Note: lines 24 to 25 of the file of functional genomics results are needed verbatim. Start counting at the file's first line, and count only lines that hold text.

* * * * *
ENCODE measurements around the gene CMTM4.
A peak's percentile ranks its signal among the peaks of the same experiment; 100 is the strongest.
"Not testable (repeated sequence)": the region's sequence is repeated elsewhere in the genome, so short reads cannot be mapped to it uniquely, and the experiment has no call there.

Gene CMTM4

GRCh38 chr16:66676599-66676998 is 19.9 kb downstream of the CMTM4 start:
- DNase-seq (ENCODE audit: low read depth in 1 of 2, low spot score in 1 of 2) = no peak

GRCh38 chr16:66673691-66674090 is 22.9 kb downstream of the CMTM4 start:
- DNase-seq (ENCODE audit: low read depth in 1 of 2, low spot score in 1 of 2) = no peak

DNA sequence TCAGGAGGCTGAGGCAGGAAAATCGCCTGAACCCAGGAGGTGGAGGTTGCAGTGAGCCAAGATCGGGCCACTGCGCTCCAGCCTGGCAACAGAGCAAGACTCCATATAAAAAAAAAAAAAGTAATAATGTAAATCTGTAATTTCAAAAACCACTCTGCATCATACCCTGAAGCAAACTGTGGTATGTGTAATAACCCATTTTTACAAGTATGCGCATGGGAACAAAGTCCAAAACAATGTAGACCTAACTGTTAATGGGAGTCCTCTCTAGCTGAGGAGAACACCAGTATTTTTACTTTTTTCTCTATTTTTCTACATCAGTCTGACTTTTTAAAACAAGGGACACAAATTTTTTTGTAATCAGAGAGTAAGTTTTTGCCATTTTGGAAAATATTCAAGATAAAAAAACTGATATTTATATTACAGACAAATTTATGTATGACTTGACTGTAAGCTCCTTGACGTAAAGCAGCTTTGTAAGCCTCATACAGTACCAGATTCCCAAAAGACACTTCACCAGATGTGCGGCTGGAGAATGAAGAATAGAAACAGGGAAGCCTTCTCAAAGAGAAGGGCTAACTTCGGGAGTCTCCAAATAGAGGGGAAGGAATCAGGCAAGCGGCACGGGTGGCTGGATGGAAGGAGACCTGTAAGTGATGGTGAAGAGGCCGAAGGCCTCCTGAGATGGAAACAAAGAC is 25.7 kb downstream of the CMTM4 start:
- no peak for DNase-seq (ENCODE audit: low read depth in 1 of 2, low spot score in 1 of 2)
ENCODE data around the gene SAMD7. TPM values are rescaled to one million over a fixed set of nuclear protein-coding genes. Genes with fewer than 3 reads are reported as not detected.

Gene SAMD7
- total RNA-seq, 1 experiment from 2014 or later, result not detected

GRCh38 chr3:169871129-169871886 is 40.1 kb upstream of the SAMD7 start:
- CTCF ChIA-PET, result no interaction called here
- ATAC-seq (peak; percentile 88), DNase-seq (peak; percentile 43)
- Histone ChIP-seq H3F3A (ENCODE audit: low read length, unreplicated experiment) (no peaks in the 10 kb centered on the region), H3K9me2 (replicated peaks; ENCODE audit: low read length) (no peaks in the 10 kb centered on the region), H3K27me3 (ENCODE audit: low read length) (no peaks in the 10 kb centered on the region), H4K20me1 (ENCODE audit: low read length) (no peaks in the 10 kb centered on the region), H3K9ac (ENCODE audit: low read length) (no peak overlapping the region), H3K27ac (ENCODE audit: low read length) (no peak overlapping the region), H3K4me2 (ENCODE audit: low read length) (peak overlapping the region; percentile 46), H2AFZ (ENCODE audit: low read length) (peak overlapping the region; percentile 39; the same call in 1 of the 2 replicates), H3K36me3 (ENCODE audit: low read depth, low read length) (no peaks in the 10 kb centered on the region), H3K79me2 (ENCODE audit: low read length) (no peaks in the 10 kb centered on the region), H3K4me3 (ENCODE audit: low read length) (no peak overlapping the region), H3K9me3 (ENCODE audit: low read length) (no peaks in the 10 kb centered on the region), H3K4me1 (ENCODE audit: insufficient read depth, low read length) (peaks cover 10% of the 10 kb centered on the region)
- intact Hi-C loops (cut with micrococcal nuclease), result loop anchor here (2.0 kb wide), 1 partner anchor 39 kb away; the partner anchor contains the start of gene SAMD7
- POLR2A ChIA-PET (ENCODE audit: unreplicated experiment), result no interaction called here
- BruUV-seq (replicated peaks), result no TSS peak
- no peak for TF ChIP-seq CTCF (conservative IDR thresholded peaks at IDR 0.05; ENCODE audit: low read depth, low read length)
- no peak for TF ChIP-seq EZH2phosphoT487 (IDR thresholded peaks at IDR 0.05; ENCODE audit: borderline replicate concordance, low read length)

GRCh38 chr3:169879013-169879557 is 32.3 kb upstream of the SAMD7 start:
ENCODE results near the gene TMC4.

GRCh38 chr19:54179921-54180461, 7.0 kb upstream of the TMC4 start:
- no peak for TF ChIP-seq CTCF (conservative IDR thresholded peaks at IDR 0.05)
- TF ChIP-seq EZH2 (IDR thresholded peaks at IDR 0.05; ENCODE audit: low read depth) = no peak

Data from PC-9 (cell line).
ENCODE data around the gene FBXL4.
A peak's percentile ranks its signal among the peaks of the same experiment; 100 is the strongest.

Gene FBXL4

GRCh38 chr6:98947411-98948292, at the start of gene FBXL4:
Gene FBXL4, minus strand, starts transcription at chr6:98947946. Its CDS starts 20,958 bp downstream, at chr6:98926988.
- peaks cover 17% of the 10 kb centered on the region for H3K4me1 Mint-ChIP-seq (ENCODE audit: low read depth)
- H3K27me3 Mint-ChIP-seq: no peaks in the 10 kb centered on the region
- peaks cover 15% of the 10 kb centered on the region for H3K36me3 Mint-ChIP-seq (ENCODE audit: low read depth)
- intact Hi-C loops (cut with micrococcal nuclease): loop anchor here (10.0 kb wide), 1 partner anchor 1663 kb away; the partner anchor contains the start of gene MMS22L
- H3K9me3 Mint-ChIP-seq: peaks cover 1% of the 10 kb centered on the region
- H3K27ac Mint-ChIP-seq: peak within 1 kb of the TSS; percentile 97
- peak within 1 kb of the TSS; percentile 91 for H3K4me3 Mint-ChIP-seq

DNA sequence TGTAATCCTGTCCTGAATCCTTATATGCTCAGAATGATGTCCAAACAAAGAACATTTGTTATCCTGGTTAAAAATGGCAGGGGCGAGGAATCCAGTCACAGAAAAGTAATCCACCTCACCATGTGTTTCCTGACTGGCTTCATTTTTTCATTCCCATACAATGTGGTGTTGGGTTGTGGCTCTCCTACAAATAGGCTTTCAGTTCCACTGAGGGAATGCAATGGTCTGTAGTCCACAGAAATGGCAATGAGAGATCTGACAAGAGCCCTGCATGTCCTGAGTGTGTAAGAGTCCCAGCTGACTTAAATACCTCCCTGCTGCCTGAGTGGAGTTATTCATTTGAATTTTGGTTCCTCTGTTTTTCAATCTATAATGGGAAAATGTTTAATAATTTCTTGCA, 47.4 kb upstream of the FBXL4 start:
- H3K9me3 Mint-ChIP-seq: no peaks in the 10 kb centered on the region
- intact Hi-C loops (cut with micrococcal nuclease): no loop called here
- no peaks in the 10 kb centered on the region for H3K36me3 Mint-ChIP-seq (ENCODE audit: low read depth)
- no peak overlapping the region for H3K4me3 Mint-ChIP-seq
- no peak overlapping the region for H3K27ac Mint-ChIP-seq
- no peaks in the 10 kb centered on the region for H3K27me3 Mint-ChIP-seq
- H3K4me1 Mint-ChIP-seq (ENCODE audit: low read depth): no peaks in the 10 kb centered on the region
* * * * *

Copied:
ENCODE results near the gene TMC4.

GRCh38 chr19:54179921-54180461, 7.0 kb upstream of the TMC4 start: